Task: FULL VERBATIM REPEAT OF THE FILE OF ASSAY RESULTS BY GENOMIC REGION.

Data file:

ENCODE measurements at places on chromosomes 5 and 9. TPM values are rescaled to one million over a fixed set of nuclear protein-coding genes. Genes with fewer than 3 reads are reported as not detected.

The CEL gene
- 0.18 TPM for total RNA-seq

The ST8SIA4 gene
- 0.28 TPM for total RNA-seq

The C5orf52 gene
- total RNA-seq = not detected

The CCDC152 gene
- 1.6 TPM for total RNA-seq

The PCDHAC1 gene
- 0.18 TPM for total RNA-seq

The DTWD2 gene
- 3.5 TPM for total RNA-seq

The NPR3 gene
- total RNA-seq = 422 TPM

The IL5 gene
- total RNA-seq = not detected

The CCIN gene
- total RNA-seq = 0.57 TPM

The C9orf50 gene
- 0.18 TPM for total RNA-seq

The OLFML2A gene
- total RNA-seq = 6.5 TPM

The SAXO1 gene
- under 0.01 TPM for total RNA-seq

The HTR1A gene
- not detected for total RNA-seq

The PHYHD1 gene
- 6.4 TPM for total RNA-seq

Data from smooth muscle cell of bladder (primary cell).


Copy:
ENCODE measurements at places on chromosomes 5 and 9. TPM values are rescaled to one million over a fixed set of nuclear protein-coding genes. Genes with fewer than 3 reads are reported as not detected.

The CEL gene
- 0.18 TPM for total RNA-seq

The ST8SIA4 gene
- 0.28 TPM for total RNA-seq

The C5orf52 gene
- total RNA-seq = not detected

The CCDC152 gene
- 1.6 TPM for total RNA-seq

The PCDHAC1 gene
- 0.18 TPM for total RNA-seq

The DTWD2 gene
- 3.5 TPM for total RNA-seq

The NPR3 gene
- total RNA-seq = 422 TPM

The IL5 gene
- total RNA-seq = not detected

The CCIN gene
- total RNA-seq = 0.57 TPM

The C9orf50 gene
- 0.18 TPM for total RNA-seq

The OLFML2A gene
- total RNA-seq = 6.5 TPM

The SAXO1 gene
- under 0.01 TPM for total RNA-seq

The HTR1A gene
- not detected for total RNA-seq

The PHYHD1 gene
- 6.4 TPM for total RNA-seq

Data from smooth muscle cell of bladder (primary cell).